A detail of the so-called "Christopher Columbus" map.
Credit: Courtesy of Xpeditions at the National Geographic Society.
This lesson provides students with experience in working with historical maps as cultural artifacts that reflect the views of particular times and places. Students begin by examining European world maps from three eras -- the Middle Ages, the Age of Discovery, and the period of New World exploration -- in order to discover how people of those times understood their world and interacted with it. Then students look at maps that record the early exploration of the American West, noting how mapmakers kept alive hopes of finding a Northwest Passage and how this hope is reflected in what Lewis and Clark marked as significant on the map produced by their expedition. Finally, students collect present-day maps, using library and/or Internet resources, to investigate the range of perspectives we adopt toward our world and how our maps reflect our own cultural concerns and aspirations.
Begin by providing each student with a copy of the Map Analysis Worksheet available through EDSITEment at the Digital Classroom website of the National Archives and Records Administration. At the website's homepage, click "Document Analysis Worksheets" in the blue sidebar and click Map. Discuss with students how they can use the worksheet to discover various kinds of information in an historical map, including facts about the map itself (date, creator, purpose, etc.) and facts about the past. Explain that in this lesson students will use the worksheet to examine a variety of historical maps, first comparing European world maps from different eras, then tracing the process of mapping the American West. (Note: Point out to students that some questions on the "Map Analysis Worksheet" (e.g., 6D and 6E) may not be relevant to this lesson.)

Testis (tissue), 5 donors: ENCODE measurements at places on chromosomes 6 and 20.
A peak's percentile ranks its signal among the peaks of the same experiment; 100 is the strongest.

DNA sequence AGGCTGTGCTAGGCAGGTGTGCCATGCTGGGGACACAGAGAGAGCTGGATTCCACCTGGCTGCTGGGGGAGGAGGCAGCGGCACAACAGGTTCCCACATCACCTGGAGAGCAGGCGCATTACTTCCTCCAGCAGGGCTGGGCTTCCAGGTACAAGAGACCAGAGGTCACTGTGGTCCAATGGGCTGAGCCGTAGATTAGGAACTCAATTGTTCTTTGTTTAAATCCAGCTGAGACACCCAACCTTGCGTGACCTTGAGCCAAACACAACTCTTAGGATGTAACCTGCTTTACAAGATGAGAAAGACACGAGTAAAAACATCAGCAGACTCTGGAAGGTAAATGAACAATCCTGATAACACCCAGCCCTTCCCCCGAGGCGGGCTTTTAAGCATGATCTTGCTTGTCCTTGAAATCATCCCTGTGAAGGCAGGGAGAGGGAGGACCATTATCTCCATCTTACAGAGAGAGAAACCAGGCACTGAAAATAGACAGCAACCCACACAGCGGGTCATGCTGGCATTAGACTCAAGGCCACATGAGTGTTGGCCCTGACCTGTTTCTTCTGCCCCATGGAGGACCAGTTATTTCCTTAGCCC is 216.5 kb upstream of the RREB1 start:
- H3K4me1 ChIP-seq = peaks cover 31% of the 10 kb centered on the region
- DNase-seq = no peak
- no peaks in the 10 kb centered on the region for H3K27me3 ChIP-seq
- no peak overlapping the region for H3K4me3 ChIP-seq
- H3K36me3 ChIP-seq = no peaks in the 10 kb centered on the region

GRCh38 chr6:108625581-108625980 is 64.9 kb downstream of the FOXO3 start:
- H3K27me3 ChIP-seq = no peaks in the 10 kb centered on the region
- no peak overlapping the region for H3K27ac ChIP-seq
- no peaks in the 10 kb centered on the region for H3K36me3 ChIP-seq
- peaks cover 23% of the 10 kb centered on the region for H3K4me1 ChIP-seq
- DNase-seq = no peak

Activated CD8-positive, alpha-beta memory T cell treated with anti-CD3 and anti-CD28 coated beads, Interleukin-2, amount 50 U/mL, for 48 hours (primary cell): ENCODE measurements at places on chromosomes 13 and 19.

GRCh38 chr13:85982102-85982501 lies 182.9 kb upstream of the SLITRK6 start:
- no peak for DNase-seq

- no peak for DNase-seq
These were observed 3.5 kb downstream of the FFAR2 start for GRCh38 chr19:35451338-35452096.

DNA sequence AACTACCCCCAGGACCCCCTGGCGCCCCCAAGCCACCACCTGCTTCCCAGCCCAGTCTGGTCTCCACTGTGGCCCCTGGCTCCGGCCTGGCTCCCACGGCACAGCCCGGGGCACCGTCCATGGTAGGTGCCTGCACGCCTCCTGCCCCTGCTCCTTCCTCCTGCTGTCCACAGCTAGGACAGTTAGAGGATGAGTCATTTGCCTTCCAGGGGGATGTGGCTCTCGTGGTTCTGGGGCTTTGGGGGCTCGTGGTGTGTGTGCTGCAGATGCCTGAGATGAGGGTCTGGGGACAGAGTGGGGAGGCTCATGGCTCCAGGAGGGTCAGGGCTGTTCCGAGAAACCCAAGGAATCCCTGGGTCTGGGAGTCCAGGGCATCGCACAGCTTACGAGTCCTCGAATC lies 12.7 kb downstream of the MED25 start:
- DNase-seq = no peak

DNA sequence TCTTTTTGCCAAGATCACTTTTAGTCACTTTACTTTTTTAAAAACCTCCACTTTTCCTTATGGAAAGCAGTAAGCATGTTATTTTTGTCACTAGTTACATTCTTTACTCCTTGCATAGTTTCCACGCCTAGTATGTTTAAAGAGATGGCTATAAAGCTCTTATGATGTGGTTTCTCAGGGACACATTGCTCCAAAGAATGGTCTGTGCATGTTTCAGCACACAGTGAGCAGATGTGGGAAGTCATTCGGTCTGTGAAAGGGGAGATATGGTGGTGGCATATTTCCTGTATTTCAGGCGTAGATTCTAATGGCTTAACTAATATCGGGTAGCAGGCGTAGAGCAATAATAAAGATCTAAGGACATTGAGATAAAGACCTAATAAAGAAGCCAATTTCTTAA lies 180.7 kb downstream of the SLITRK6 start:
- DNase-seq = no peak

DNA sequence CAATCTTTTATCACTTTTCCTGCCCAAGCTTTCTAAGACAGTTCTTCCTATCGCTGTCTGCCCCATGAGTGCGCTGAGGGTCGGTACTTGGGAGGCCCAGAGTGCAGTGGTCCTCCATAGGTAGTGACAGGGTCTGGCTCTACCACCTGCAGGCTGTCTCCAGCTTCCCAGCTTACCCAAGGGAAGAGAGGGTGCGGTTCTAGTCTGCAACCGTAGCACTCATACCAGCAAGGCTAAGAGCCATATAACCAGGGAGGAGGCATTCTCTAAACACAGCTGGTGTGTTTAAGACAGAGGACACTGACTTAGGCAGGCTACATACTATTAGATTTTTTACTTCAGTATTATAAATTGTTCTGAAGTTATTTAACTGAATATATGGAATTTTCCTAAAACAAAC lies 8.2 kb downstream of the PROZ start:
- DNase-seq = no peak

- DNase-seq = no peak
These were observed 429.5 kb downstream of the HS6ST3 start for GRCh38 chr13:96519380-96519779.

Divide the class into small study groups and have each group use the "Map Analysis Worksheet" to prepare a class report on the significance of one of the following historical maps available through EDSITEment:
Have each group display and report on its map, summarizing the findings recorded on their "Map Analysis Worksheets." As students present their reports, call attention to the following points:
Next, have students examine a series of maps recording European exploration of the American West, which show how cultural assumptions sometimes guided the mapmaker's attempt to "fill in the blanks." For this part of the lesson, have each study group use the "Map Analysis Worksheet" to draw information from all three maps:
Have each study group share its observations on each map and on the relationships between them in an informal report, then discuss as a class the sequence traced by these maps, exploring the points below:
Conclude this lesson by having students individually collect different kinds of present-day maps of the world and/or the United States -- road maps, vacation maps, political maps, satellite-image maps, computer-generated maps, ecological maps, etc. Let the class choose several examples from this collection for study using the "Map Analysis Worksheet" to find out what our maps might reveal about our world view and our assumptions about our relationship to our world.
Historical maps can open an exciting chapter in the history of technology and science. For background on the scientific mapmaking skills used by Lewis and Clark, visit Exploring the West from Monticello on EDSITEment, and click Observations of Latitude and Longitude at All Remarkable Points on the website's homepage. For information on Galileo's efforts to improve navigation, visit The Galileo Project, click "Observing Terrace" on the website's homepage, and select Longitude at Sea.
2 class periods